Fracking Might Have Led to 5.5 Magnitude Earthquake That Injured Nearly 100 People: Study

Fracking may have led to one of the most powerful earthquakes to strike South Korea since records began, scientists believe. On November 15, 2017, a 5.5 magnitude earthquake rocked the city of Pohang. The quake and its aftershocks injured at least 82 people and damaged thousands of buildings at a cost in the tens of millions of dollars.

If this link is borne out by further research, researchers write in a paper published this week in Science, the earthquake could be a "game-changer" for the geothermal energy industry.

Fracking—a popular term for "hydraulic fracturing"—involves drilling deep boreholes into the ground and injecting large volumes of highly pressurized liquid. It's a process often used to crack into rocks containing natural gas, but in this case, fracking was used to harness geothermal energy. Liquid is pumped into hot rocks deep underground that already contain water. This increased flow forces out searing fluid and steam, which companies use to generate geothermal energy.

Earthquake Was Close to the Fracking Site

In this case, engineers injected hundreds of thousands of cubic feet of liquid into boreholes some 2.5 miles deep. Fracking took place from early 2016 to September 2017. Two months later, the major Pohang earthquake struck. The main quake and its largest aftershocks all took place within 1.2 miles of the fracking site. They were also less than a mile shy of an induced earthquake that took place in April 2017 during an underground stimulation operation.

Earthquakes—natural and induced—produce seismic waves that researchers can track with monitoring stations at the Earth's surface or buried deep underground. In this study, researchers used publically available seismic data to understand the Pohang quake. The data show that the main quake and 46 aftershocks that struck over the next two weeks all occurred between 2 and 4 miles underground. Natural seismic events are usually—but not always—deeper. The Pohang shocks were grouped around the depth of the fracking injections.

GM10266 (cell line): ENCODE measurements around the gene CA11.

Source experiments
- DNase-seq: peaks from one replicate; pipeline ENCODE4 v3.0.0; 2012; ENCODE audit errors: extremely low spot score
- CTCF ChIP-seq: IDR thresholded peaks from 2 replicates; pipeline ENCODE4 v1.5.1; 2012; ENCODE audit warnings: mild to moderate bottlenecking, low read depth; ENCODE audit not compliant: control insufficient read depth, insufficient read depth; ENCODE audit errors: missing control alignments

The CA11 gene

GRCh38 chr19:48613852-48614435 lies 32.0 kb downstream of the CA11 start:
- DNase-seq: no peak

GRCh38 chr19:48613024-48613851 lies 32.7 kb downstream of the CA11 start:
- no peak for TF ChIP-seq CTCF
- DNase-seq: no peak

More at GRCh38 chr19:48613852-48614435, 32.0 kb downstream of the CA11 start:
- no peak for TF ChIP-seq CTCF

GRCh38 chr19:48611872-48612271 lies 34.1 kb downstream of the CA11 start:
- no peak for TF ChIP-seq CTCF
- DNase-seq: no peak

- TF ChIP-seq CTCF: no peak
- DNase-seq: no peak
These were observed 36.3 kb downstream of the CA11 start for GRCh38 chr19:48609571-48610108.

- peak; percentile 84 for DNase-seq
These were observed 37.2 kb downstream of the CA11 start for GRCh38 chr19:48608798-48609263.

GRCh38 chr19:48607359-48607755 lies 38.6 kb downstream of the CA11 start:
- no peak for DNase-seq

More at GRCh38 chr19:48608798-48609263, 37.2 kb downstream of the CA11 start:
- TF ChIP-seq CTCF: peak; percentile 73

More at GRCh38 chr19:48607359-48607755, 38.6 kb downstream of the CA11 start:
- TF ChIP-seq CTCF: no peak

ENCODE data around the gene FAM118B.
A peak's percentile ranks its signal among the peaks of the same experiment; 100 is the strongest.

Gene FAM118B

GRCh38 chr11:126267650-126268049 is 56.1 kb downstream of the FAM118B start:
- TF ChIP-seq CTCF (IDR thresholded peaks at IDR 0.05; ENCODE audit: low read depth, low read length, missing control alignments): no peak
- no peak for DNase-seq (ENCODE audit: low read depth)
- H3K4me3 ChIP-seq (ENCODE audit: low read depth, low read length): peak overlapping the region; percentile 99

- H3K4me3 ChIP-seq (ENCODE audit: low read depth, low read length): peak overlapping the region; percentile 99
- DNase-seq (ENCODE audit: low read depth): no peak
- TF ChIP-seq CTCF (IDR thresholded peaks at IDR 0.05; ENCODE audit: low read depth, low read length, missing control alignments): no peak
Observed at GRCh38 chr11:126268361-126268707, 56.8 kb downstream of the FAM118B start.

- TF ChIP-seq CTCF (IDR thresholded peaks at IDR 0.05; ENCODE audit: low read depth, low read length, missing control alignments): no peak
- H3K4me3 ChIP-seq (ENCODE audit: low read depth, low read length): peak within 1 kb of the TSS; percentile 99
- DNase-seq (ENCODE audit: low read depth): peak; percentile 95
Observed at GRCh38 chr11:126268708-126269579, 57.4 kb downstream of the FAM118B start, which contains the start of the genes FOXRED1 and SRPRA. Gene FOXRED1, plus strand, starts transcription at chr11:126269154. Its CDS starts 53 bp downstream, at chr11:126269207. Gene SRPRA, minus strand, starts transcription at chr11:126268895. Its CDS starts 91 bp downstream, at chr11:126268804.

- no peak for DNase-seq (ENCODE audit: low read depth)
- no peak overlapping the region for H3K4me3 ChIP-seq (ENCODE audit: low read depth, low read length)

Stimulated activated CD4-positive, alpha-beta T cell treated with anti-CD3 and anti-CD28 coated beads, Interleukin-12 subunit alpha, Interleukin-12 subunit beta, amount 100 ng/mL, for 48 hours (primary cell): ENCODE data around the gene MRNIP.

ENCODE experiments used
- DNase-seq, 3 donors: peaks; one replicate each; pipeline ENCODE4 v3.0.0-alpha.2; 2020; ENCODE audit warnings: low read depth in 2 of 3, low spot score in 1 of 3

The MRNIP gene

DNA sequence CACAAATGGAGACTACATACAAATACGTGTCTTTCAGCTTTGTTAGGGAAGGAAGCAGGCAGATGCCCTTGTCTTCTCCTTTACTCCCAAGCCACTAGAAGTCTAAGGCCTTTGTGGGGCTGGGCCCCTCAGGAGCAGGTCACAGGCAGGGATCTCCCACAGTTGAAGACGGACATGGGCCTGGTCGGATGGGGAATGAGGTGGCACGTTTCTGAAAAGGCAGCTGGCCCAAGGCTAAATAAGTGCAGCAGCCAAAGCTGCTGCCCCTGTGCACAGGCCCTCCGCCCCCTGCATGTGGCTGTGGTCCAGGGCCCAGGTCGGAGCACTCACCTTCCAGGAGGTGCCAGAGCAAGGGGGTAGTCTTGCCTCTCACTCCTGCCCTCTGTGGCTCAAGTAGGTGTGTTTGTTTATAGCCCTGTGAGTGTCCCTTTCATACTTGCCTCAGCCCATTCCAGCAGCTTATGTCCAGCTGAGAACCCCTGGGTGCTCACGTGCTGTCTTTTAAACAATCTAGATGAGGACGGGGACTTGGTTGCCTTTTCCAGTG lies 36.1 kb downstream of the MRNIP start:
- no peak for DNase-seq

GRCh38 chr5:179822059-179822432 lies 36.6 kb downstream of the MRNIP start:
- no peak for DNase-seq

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People protest fracking during the Democratic National Convention in Philadelphia, Pennsylvania, U.S. July 27, 2016. The practice is controversial around the world. Scott Audette/Reuters

Satellite evidence adds to the picture, showing that the main shock moved the surface of the earth upward by almost 2 inches. The fault—which was unknown by the team before the quake—is called a reverse fault, meaning that it dips into the Earth at a steep angle, the crustal block on its upper side moving upward. This is the first time a reverse-faulting earthquake has been recorded in this area, which was not previously known for its seismic activity.

Read more: Earthquake rattles Iran's only nuclear power plant

Injections can lead to earthquakes for two main reasons, study co-author Rob Westaway, a senior research fellow at the University of Glasgow, told Newsweek. First, he said, the injected liquid can act as a lubricant to a geological fault, making it more likely to slip. This process can take time to result in seismic activity as liquid seeps through the rock. Second, extra fluid can add more load on one side of a fault, increasing the force and pushing the two sides in opposite directions.

In 1993, U.S. seismologists Scott Davis and Cliff Frohlich published a number of criteria for assessing whether an earthquake was natural or induced. The Pohang earthquake, Westaway said, meets four of the six criteria. The epicenter and the depths of the quakes are near the injection boreholes, for example.

"An Extraordinary Coincidence"